The story of St. Onesimus is inextricable with the stories of Sts. Apphia and Philemon, and found in the Epistle to Philemon, which was written by Paul. I've heard the lists of the epistles that scholars are sure Paul wrote, those they aren't sure about, and those they are convinced he didn't write. The lists don't stick in my head, but this one seems like it must come from Paul. And since it is only twenty-five verses of one chapter, it's a good read for today if you have three to five minutes.
Find the BibleGateway link here.
In short, Onesimus was a runaway slave, the property of a Christian named Philemon. Having run from Colossus, Onesimus hid in Rome and eventually wound up finding shelter from Paul. Paul converted him to Christianity. The letter, carried by Onesimus to Philemon and his wife, Apphia, recommends welcoming the runaway slave home as a brother in Christ. Paul argues for Onesimus' freedom, and urges that he be admitted to the Church that meets in Philemon's house.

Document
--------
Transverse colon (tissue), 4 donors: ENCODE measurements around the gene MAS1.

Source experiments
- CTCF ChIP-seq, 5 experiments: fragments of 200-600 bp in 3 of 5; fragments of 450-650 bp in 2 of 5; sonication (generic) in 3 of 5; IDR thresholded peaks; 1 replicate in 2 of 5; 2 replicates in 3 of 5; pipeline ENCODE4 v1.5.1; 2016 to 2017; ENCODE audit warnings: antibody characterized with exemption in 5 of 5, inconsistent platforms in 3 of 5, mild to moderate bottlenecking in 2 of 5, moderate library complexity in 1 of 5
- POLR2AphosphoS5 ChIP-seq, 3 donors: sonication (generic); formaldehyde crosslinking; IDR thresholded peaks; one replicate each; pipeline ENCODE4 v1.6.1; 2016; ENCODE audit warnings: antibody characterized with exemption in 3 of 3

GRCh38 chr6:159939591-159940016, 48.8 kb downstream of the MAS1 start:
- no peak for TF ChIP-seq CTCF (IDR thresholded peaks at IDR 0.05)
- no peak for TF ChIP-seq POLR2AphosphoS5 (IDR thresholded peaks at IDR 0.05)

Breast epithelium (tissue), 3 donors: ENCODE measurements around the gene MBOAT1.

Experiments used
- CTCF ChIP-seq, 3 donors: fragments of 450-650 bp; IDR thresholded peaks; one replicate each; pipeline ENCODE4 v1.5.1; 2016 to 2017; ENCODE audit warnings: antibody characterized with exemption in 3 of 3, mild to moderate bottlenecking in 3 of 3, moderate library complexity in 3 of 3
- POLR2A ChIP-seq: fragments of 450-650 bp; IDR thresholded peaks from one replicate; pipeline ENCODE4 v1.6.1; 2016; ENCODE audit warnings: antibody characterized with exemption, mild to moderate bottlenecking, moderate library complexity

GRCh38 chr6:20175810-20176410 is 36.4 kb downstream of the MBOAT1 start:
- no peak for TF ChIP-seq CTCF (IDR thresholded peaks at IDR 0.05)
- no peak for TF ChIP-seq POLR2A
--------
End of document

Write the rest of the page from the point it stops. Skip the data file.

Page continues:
While it falls well short of an argument for universal emancipation, it must surely have been useful to abolitionists in the USA and elsewhere. Paul may not have been a radical, but the letter helps me think well of him. [Yes, I am sure he is relieved to have my good report this morning.]